MERS-CoV in Kurdistan: Is Banning Umrah and Pilgrimage Justified?

By Goran Abdulla Zangana MBChB, MPH, PhD (Candidate):



In an unprecedented decision, the Ministry of Health (MoH) of the Iraq Kurdistan Region (IKR) decided to ban travels by pilgrims to Mecca to undertake the Umrah as a precautionary measure to avoid an outbreak of the Middle East Respiratory Syndrome-Coronavirus (MERS-CoV)[i]. The MoH is also considering banning the Hajj trip for this season due to the same reason. This controversial decision by the MoH has been the topic of heated debate. This article examines both sides of the argument, for and against banning and restricting travel, and concludes that such a ban is unnecessary, illegal and politically charged and argues that the MoH should reverse the decision immediately.

Those who argue for a ban on travelling to Saudi Arabia are spearheaded by the Minister of Health, Mr. Rekawat Hama Rashid. His main argument is that the decision will help to avoid and prevent an outbreak in the IKR (Iraqi Kurdistan Region). He also suggests that MERS-CoV is a deadly virus that deserves such a ban and should not be taken lightly. Others hailed the decision citing the weak health system and the inability of health services to cope with such an outbreak should it happen. They cite the role that Hajj and Umrah play as a source of other outbreaks, such as cholera, which plagued Iraq and the region in the past.

On the other hand, those who oppose the decision argue that there no justifications for it and that it is illegal, unscientific and that it is made for political reasons rather than protecting the health and wellbeing of the residents of the IKR. I am part of this group and shall attempt to outline why the MoH should reverse this decision.

First, the IKR is part of a federal region. The IKR is granted powers pertaining to health, education and other social services by the 2005 Iraq constitution[ii]. However, matters related to international affairs and banning or restrictions on travel are not part of the authorities of the region and they are constitutionally part of the powers of the central Iraqi government. In fact, the Iraqi constitution of 2005 allows the central Iraqi government to interfere in health policy matters of the regions should there be a security justification for that (article 30 of the constitution).

Second, the decision by the MoH is, as far as we are aware, one of its kind in the world. All of the respected public health organizations and international bodies advised against bans and restrictions on international travels. The World Health Organization clearly states that in its periodic statements about MERS-CoV[iii]. The Centers for Disease Control and Prevention (CDC) issued banners advising people who travel to the Middle East to take precaution rather than advising them not to travel at all [iv]. In addition to being guided by standard public health and epidemiological guidelines, the International Health Regulations (IHR) provides the legal bases to such policies by those international organization and bodies that the MoH appears to either ignore or is not aware of[v].

Third, the decision appears to have more to do with the political context and the situation with the health system in the IKR rather than the eagerness of the decision makers in the MoH to protect the health of the residents of the region. About 260 days ago, parliamentary elections in the IKR were undertaken, but the political parties in the region failed so far to form a government. The current caretaker Minister of Health is eager to retain his office and he has made a series of highly visible decisions and moves to convince his party, the other political parties and the public in general that he deserve to continue in office for a four years term (he was appointed in 2012, following a reshuffle in the cabinet). In this regards, the Minister hope to achieve two goals; first, he want to appear as someone who takes the health of the residents of the region seriously and, second, he does not want to be embarrassed by yet another outbreak (similar to the cholera outbreak of 2012), especially in these politically charged times. However, the decision is backfiring and it resulted in protests, not only by the pilgrims themselves (who had paid huge sums of money to secure their trips), but also by the pilgrimage travel companies who are asking for compensation from the government in return for banning travel at such a short notice.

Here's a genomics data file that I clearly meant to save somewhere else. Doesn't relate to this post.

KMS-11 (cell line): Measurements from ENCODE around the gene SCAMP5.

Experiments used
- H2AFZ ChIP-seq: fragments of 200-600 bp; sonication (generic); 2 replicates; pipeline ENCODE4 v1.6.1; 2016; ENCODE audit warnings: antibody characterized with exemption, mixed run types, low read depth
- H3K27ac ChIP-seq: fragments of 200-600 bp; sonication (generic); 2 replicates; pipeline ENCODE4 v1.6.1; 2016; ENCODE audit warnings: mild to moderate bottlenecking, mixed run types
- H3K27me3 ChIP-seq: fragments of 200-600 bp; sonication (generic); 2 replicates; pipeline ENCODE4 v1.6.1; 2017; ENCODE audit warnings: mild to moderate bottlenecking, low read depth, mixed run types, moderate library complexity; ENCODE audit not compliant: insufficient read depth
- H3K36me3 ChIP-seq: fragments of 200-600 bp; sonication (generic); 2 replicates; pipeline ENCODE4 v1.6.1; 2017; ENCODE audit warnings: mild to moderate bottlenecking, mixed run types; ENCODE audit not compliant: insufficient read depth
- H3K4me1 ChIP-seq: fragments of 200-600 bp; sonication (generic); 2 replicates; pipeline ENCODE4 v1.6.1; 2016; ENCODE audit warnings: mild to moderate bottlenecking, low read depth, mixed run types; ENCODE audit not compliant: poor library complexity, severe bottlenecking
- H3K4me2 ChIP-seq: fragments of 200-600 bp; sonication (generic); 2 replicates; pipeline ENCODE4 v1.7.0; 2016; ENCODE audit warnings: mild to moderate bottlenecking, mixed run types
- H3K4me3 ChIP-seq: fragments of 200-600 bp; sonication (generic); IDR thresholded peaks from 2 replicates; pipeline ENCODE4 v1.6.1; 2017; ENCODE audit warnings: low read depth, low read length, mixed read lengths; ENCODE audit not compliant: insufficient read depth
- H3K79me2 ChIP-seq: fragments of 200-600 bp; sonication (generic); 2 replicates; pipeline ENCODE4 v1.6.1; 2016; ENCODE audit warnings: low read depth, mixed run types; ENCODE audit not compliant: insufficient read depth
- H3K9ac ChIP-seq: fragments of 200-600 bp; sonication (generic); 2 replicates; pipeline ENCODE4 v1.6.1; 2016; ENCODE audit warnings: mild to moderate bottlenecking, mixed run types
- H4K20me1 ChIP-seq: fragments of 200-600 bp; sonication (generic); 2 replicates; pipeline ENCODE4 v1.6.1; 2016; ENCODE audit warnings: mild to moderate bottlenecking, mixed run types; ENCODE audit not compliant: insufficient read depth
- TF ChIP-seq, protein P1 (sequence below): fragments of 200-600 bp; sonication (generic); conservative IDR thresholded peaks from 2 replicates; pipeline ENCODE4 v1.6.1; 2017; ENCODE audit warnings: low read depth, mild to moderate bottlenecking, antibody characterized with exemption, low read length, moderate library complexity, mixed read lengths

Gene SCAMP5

In sum, the MoH should reverse the decision to ban the travel by the pilgrims. This decision is unjustified from all legal, scientific and political aspects. Instead of restricting travel, the MoH should strengthen the public health system. It needs to screen the pilgrims for any underlying medical conditions and advise against travel by those who are at additional risk. It should cooperate with the Ministry of Religious Affairs and other stakeholders (including the travel companies) to offer health awareness campaigns and information prior to and during the Umrah and pilgrimage and after the return of the pilgrims. It has to introduce and strengthen the tools and technologies it needs to identify the MERS-CoV and train its health staff to test for it, manage it and prevent and control its spread. Travel bans could only worsen the situation rather than help it.







Dr. Goran Abdulla, a doctor from Kurdistan, is doing his PhD in International Public Health Policy at the University of Edinburgh’s School of Social and Political Science;

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